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Streptococcus pneumoniae: A gram-positive organism found in the upper respiratory tract, inflammatory exudates, and various body fluids of normal and/or diseased humans and, rarely, domestic animals.

Using Bioluminescent Imaging to Investigate Synergism Between Streptococcus pneumoniae and Influenza A Virus in Infant Mice

1Department of Microbiology and Immunology, University of Melbourne, 2Laboratory of Pediatric Infectious Diseases, Radboud University Nijmegen Medical Centre, 3The Centre for Dynamic Imaging, The Walter and Eliza Hall Institute for Medical Research

JoVE 2357

 Immunology and Infection

Bacterial Transformation- Concept

JoVE 10573

Background

In early 20th century, pneumonia was accountable for a large portion of infectious disease deaths1. In order to develop an effective vaccine against pneumonia, Frederick Griffith set out to study two different strains of the Streptococcus pneumoniae: a non-virulent strain with a rough appearance (R-strain) and a virulent strain with a smooth appearance…

 Lab Bio

Bacterial Transformation

JoVE 10982

In 1928, bacteriologist Frederick Griffith worked on a vaccine for pneumonia, which is caused by Streptococcus pneumoniae bacteria. Griffith studied two pneumonia strains in mice: one pathogenic and one non-pathogenic. Only the pathogenic strain killed host mice.

Griffith made an unexpected discovery when he killed the pathogenic strain and mixed its remains with the live, non-pathogenic strain. Not only did the mixture kill host mice, but it also contained living pathogenic bacteria that produced pathogenic offspring. Griffith concluded that the non-pathogenic strain received something from the dead pathogenic strain that transformed it into the pathogenic strain; he called this the transforming principle. At the time of Griffith’s studies, there was heated debate surrounding the identity of the genetic material. Much early evidence implicated proteins as the hereditary molecules. Griffith’s experiments on bacterial transformation provided some of the earliest data demonstrating that DNA is the genetic material. Bacteria incorporate external DNA through transformation. Transformation occurs naturally but is also induced in laboratories—often to clone DNA. To clone a specific gene, scientists can insert the gene into a plasmid, a circular DNA molecule that can independently replicate. The plasmid often contains an antibio

 Core: DNA Structure and Function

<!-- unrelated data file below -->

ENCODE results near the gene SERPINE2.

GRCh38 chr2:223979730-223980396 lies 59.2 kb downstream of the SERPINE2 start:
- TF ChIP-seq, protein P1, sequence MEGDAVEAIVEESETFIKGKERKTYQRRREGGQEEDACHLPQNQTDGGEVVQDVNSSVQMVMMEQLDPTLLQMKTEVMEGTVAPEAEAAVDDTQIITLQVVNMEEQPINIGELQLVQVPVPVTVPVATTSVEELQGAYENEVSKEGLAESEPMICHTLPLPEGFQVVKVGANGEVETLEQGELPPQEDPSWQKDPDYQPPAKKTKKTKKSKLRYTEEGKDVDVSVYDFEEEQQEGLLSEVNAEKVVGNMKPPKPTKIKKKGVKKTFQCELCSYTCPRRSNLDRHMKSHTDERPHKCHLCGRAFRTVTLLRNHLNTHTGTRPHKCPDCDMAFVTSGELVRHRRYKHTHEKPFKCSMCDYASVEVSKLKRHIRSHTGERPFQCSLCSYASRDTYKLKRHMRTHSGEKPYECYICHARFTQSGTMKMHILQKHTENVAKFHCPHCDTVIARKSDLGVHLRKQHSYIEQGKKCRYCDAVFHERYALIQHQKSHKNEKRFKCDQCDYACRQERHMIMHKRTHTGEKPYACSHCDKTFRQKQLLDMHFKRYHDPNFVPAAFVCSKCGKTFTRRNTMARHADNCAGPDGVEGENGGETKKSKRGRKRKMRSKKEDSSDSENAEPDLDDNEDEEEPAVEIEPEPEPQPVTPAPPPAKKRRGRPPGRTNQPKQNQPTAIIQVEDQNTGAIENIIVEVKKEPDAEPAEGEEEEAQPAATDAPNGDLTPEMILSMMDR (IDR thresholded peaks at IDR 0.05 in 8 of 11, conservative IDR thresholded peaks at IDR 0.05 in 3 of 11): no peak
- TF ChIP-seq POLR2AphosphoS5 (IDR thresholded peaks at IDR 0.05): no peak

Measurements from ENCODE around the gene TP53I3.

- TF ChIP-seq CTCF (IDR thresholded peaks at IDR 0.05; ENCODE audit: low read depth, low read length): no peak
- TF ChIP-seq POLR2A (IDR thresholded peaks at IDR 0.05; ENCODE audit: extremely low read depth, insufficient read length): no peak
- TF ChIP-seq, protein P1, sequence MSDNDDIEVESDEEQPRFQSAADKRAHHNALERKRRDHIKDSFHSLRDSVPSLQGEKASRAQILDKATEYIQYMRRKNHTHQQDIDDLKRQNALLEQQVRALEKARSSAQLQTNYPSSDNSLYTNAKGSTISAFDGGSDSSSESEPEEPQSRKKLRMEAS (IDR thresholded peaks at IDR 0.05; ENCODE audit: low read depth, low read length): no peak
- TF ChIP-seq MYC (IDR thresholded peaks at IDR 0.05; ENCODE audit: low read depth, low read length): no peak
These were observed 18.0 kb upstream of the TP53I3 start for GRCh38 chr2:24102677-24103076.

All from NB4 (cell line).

Covalent Immobilization of Proteins for the Single Molecule Force Spectroscopy

1Center for Applied Tissue Engineering and Regenerative Medicine, Munich University of Applied Sciences, 2FG Protein Biochemistry & Cellular Microbiology, Munich University of Applied Sciences, 3Center for Nano Science, Ludwig-Maximilians-Universität München, 4Klinik für Unfallchirurgie, Orthopädie und Plastische Chirurgie, University Medical Center Göttingen

JoVE 58167

 Biochemistry

Investigating the Effects of Probiotics on Pneumococcal Colonization Using an In Vitro Adherence Assay

1Pneumococcal Research, Murdoch Childrens Research Institute, 2Allergy & Immune Disorders, Murdoch Childrens Research Institute, 3Department of Otolaryngology, The University of Melbourne, 4Department of Microbiology & Immunology at the Peter Doherty Institute for Infection & Immunity, The University of Melbourne

JoVE 51069

 Immunology and Infection

Antimicrobial Peptides Produced by Selective Pressure Incorporation of Non-canonical Amino Acids

1Department of Biocatalysis, Institute of Chemistry, Technische Universität Berlin, 2Department of Bioenergetics, Institute of Chemistry, Technische Universität Berlin, 3Molecular Genetics Group, Groningen Biomolecular Sciences and Biotechnology Institute, Department of Molecular Genetics, University of Groningen

JoVE 57551

 Bioengineering

Imaging Cell Interaction in Tracheal Mucosa During Influenza Virus Infection Using Two-photon Intravital Microscopy

1Faculty of Biomedical Sciences, Institute for Research in Biomedicine, Università della Svizzera italiana (USI), 2Graduate School of Cellular and Molecular Sciences, Faculty of Medicine, University of Bern, 3Institute of Computational Science, Università della Svizzera italiana (USI)